By Giselle Hudson
(4 Minute Read)
Business continuity planning is a component of building business resilience in normal times, but it is
especially critical now as you ready yourself for a post COVID-19 reality. For businesses to survive,
especially small and medium enterprises (SMEs), you must be able to adapt your operations to this new
It is definitely overwhelming having to do business now especially with new laws, and regulations yet it is imperative you chart a recovery action plan for your business if you want to survive.
In the last year you have been living through the effects of the Pandemic and responding accordingly.
Now it’s time to recover and learn so you can set yourself up to thrive in the future.
Recovery can be segmented into three critical actions:
Keep in mind, as you go through each step, every decision you make today will affect your business
tomorrow. This means you have to be flexible and open-minded, willing to change on the fly, while
remaining calm enough not to make hasty decisions.
Reflect: Where Are You Now?
This is a great time to look at what you can continue doing, what you need to adjust, what you need to
start doing and what you definitely need to stop doing. Make a list of all the things that have worked.
Those are definitely things you want to keep doing. Think back to scenarios where you felt proud of
yourself – for the decisions you made and the actions you took. What was your mood? How did you feel
about yourself? While this may appear to be too touchy feely it’s important because mindset is critical.
Jot down all the things you’ve learned. Talk to your team. Get their input. What are some things that you missed and what might you need to change so that this situation does not re reoccur? How has
everything affected the people that work for you? What about your customers’ needs, how have those
needs changed now because of COVID-19? What is the current financial health of your business? What do you need to do to get your cash flow in order? Do you need to talk to your bank about recapitalisation?
Restart: What Can You Kick Start Now?
At this point you need your ‘start- up’ cap. You need to adopt a start-up mindset with a bias to action over research and testing over analysis. Time is of essence at this point. You want to remain focused on
solutions that are available now. You have no time to reinvent the wheel. What are the few, important
steps you need to restart? What are the products your customers are guiding you to offer? When it
comes to employees, ask yourself, what kind of employee do you need onboard, to restart? What
adjustments do you need to make to comply with COVID-19 restrictions and any new laws that
previously didn’t exist? How has your supply landscape changed and what do you need to do to adapt to
whatever is needed in your sector in the future?
Revitalise: How Can You Start to Shape Your Future?
What opportunities has COVID-19 revealed to you and your team? What did you learn from staff working remotely? Did productivity improve and how could you leverage this information to optimise going forward? Are there opportunities to offer virtual services? How have you been communicating with customers? Were you consistent, letting them know what was going on every step of the way? Or did you drop the ball? That’s OK. Now is the time to fix any reputation issues that you might have.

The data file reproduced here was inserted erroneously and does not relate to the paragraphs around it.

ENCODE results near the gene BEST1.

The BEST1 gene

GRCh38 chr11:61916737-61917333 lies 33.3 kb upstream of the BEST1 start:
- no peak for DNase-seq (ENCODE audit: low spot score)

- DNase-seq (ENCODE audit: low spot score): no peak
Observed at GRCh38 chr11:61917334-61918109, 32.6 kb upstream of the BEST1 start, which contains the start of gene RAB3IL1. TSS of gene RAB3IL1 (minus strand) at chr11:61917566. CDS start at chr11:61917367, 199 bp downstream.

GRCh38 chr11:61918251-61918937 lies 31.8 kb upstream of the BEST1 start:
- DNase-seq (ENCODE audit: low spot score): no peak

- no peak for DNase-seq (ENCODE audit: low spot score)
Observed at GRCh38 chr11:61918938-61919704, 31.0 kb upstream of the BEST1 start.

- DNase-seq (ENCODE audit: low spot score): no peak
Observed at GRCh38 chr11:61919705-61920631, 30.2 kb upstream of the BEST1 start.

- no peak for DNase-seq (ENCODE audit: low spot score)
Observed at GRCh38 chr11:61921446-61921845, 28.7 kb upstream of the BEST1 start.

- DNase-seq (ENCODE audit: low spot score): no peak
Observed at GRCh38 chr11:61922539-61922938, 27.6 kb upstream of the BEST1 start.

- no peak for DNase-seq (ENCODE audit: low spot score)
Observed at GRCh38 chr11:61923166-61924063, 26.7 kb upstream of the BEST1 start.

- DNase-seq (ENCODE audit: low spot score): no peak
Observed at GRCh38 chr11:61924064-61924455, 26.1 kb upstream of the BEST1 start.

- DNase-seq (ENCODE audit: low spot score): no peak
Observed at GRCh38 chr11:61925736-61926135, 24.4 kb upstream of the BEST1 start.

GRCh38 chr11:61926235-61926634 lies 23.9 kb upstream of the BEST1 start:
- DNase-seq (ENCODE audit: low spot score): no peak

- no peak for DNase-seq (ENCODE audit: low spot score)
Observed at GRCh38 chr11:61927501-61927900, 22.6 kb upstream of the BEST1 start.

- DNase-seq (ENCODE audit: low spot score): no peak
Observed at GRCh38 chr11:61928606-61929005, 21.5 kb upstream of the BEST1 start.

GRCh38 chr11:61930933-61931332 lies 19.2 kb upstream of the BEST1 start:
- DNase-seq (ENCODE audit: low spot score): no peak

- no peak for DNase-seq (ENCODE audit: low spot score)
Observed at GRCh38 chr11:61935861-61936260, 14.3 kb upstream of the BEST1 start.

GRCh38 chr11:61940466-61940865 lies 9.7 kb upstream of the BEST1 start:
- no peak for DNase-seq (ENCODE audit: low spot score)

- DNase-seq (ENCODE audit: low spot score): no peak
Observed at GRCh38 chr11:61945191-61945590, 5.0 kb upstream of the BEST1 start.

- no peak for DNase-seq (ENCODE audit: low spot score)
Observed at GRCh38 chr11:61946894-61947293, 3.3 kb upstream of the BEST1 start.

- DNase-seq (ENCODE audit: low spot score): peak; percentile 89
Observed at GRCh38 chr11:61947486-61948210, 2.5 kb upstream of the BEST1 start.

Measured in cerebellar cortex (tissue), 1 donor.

In this Mc Kinsey article, Rapid Revenue A Recovery: A road map for post-COVID-19 growth, the authors
cite speed, agility, and a new understanding of customer values as the keys to navigating the next
normal. To drive rapid action, companies will need to rethink their operating model, building it around
how their people work best. The COVID-19 pandemic has become an inflection point in the shift to
digital, but the best companies are moving quickly to enhance and expand their digital channels.
How do you put all of this into action?
Step 1: Prioritize
Step 2: Act with urgency
Step 3: Ensure you remain agile and flexible.
It’s important to know why you need to be both. When a business is flexible, it is able to make changes
within the current organisational system, while agile businesses are able to change the overall system
completely in response to an external force.
These actions can help you bridge the crisis response to a successful future, by laying the foundation to
thrive in the aftermath of the crisis. This Deloitte Australia Workbook curated by the Deloitte Private
COVID-19 response market leadership team, provides deeper insight, “This will not be a typical recovery:
COVID-19 is unlikely to end suddenly given the evolving nature of the virus and the uncertain prospects
and timing of vaccines. Businesses must plan for multiple scenarios and time horizons, as they shift from
crisis response to recovery. Businesses should also plan for the possibility of multiple waves of the
pandemic and its continuing global—and uneven—footprint. Business owners need to establish critical
priorities for the next 12 to 24 months as they position for new realities.”
Success and happiness result from how well you manage rapidly accelerating change which subsequently influences the quality of the strategic decisions you make. A passage from the I Ching or The Book of Changes advises: “Only by being adaptable to the demands of the times, can a great leader emerge. Only by adjusting to changing circumstances can one prosper in the world of commerce.”